John Bruce Yeh also recalls being impressed by Kleiber’s humanity. Mr. Yeh recalls that the wife of principal bassoonist Willard Elliot was having a baby at the time Kleiber was in town. Eliot explained to the maestro that he was on edge, and Kleiber addressed the orchestra, explaining the bassoonist’s situation, cancelled the afternoon rehearsal and let them all go for the day.
Son of the renowned Austrian conductor Erich Kleiber and of an American mother, Carlos was born in Berlin in July of 1930. He was raised in Buenos Aires – his father refused to cooperate with the Nazis and moved the family to Argentina. According to his obituary in The Telegraph, Carlos spoke English, French, Italian, German, and Slovenian. He died on July 13, 2004, in Konjšica, Slovenia.
Carlos Kleiber: A Conductor Unlike Any Other premieres Friday, August 29 at 8:00 pm on WFMT.
Wednesday, August 27, 2014 by Noel Morris
Milwaukee Symphony Orchestra, Wednesday at 8:00 pm
It is well established that opera singers can sing like canaries. Now we’re finding they tweet like them, too. Baritone Christopher Maltman used Twitter to share something of the on-stage and off-stage energy during his concerts with the Milwaukee Symphony earlier this year (and being broadcast Wednesday, August 27 at 8:00 pm).
Of his visit to Milwaukee in March, Christopher Maltman tweeted, “3 joyous concerts,3 full houses,3 standing ovations! Thx
@MilwSymphOrch it’s been AMAZING!& great beer too..;-) 1more night left2find more..”
This week, Mr. Maltman tweets he is “Deep into learning Rheingold, first Wotan for
The Milwaukee Symphony‘s Beethoven Symphony No. 9 features several veterans of Chicago’s stages, including Mr. Maltman, Susanna Phillips, and music director Edo de Waart. Most recently, Christopher Maltman sang the role of Don Giovanni with James Conlon and the Chicago Symphony Orchestra at this summer’s Ravinia Festivial. The Chicago Tribune‘s John von Rhein described Maltman’s Don in a single word: “superb.”
The British baritone is also the object of social media (see mezzo-soprano Kelley O’Connor’s Facebook post below). Maltman has also been recognized by the opera blogger Barihunks (if you haven’t heard of Barihunks, the name should be self-explanatory).
‘No one’s going to complain about being found desirable…And for Don Giovanni, it’s crucial. He has to be dangerous, without that he’s nothing. That’s what I learnt when I was directed in the role by Sir Thomas Allen. He has to unbalance people, make them vulnerable and access their psyches at the same time. He’s a chameleon, he changes from minute to minute but without personal contradiction; that’s dangerous and sexy.’
—Christopher Maltman, on being singled out by Barihunks
More on Ravinia’s Don Giovanni.
Soprano Susanna Phillips, a Chicago favorite and alumnus of the Ryan Opera Center, joins the vocal quartet for the Milwaukee broadcast along with mezzo-soprano Kelley O’Connor, a veteran performer with both the Chicago Symphony Orchestra and Lyric Opera; and tenor Thomas Cooley, who sang with Jane Glover and Music of the Baroque in 2009.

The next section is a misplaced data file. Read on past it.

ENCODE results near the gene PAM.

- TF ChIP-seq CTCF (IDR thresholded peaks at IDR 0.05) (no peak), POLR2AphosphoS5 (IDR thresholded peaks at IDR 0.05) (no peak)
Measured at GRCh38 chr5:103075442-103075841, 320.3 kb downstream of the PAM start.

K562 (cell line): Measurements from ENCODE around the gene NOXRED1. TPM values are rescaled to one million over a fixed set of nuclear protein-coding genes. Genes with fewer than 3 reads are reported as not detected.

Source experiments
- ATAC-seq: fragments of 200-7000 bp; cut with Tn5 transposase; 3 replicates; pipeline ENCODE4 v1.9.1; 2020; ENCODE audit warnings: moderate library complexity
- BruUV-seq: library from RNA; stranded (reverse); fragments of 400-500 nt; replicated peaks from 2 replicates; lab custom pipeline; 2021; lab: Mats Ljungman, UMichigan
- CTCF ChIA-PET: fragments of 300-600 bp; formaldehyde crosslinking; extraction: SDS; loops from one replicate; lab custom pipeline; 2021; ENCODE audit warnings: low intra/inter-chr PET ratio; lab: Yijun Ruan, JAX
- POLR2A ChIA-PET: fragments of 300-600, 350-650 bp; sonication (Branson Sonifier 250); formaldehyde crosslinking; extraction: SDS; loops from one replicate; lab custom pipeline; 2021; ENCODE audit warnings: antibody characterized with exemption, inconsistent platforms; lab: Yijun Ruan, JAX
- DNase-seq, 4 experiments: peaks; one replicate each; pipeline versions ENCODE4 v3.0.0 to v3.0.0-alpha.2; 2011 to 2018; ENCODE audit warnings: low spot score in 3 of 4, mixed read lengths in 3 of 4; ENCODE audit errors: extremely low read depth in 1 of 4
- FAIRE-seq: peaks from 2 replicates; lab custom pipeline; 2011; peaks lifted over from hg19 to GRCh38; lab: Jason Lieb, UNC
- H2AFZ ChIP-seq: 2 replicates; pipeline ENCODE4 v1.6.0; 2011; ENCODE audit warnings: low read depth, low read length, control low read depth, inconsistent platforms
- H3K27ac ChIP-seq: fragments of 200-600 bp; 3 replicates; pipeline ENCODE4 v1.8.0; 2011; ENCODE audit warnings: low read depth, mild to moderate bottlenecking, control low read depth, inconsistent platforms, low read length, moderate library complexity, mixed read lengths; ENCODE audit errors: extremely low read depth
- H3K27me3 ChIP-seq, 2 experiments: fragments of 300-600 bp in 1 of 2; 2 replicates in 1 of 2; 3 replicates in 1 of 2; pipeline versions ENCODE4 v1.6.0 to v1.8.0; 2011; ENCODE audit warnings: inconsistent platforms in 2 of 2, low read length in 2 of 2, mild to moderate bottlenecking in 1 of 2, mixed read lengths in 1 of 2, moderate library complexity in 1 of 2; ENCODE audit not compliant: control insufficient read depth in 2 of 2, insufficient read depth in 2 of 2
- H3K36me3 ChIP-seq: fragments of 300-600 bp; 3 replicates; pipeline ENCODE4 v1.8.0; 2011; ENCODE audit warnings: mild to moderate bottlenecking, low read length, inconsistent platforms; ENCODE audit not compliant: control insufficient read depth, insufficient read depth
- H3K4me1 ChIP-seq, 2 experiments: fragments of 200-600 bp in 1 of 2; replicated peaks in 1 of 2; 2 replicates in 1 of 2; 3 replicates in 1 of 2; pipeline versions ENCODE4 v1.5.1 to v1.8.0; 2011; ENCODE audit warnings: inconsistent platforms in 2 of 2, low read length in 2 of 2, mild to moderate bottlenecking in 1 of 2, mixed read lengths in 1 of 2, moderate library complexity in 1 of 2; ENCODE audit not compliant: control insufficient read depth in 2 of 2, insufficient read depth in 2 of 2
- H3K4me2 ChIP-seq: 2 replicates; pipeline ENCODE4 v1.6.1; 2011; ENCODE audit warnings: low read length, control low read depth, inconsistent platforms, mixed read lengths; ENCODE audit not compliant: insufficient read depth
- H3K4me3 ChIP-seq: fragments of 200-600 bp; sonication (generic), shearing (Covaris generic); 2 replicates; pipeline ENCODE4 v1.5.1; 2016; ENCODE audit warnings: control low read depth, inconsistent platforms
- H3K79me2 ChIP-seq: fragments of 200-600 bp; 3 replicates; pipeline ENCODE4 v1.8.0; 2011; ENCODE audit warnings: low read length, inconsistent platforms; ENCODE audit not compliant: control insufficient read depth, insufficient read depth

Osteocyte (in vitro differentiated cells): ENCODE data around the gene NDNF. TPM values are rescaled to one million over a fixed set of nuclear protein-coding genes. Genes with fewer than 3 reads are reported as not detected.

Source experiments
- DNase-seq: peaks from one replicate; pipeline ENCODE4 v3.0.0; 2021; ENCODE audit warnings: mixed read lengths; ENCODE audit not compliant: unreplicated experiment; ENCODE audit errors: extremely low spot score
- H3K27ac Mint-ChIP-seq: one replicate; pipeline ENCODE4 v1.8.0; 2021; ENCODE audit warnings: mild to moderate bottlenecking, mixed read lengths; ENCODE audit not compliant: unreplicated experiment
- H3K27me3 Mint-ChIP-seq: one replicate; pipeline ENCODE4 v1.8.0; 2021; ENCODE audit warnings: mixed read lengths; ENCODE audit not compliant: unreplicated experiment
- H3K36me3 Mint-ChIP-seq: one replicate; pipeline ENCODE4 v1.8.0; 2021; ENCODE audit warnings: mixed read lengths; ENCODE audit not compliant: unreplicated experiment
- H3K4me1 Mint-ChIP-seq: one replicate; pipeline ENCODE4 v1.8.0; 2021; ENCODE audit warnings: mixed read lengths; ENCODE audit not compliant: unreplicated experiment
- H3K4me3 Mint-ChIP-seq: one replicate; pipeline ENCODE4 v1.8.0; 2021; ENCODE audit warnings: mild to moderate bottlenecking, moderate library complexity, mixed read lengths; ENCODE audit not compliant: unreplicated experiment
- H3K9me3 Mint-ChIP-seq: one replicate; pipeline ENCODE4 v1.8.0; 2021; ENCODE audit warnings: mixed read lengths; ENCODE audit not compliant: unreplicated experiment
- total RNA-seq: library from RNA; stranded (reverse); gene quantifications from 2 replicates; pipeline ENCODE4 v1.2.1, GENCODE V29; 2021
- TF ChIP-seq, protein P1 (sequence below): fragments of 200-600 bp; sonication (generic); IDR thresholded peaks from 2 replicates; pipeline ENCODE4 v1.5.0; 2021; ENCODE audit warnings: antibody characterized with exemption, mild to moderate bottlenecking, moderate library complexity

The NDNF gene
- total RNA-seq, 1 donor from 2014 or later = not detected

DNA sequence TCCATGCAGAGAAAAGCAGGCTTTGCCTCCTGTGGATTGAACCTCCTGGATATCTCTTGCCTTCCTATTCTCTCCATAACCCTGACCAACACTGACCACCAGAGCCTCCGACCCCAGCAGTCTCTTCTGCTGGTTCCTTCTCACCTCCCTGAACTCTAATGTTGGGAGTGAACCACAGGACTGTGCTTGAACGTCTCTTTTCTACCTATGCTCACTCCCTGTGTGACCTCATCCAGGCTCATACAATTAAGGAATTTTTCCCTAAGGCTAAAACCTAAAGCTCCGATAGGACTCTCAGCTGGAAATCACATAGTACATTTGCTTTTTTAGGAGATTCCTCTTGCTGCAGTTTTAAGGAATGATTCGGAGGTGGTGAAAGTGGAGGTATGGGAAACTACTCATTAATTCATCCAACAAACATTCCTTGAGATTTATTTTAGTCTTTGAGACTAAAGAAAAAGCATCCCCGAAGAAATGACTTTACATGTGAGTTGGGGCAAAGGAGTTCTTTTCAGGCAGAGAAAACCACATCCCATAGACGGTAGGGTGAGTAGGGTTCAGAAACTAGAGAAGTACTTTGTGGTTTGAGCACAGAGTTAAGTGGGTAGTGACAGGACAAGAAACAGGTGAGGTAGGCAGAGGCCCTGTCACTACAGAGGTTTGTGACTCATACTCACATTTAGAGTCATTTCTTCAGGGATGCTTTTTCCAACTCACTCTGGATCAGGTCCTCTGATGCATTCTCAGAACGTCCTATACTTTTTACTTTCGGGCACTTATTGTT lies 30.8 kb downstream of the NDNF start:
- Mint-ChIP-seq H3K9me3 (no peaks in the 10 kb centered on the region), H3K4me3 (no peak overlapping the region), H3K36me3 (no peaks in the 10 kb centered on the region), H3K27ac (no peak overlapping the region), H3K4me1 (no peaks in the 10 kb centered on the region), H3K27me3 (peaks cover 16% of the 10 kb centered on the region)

While Beethoven’s Ninth Symphony is a heavy in terms of scope and power, Wednesday’s Milwaukee Symphony Orchestra broadcast features Mr. Maltman in a 20th century heavyweight in the John Adams setting of verses from Walt Whitman’s Drum Taps, a piece called The Wound-Dresser. The text comes from Whitman’s account as a volunteer with a medical unit during the Civil War.
The WFMT broadcast of this Milwaukee Symphony Orchestra concert airs on Wednesday at 8:00 pm.
Tuesday, August 26, 2014 by Noel Morris
Rush Hour Concerts season finale at 5:45 pm
Pianist Amy Briggs has a passion for pristine and rugged terrains, be it a trek in the Spanish Pyrenees or a virtuosic piano score that no one’s ever performed before. As a working pianist and Director of Chamber Music and Lecturer in Music at the University of Chicago, Ms. Briggs knows her way around the standard repertoire of Brahms and Beethoven. But it is the music of our own time that finds its way under her fingers the most.
On Tuesday, August 26, Ms. Briggs performs music by American composer Steve Reich; his Sextet, which goes back to 1984 and was commissioned by the French government for a performance at the Pompidou Centre. The Sextet is part of the Rush Hour Concerts at St. James Cathedral. WFMT’s live broadcast from the Cathedral begins at 5:45 pm on Tuesday. Joining Amy Briggs are the Third Coast Percussion Ensemble and a second pianist, Daniel Schlosberg.
Amy Briggs answers some questions about her new music niche:
A lot of artists play new works. You seem to have specialized in new music and sought it out. What led you to having that kind of focus?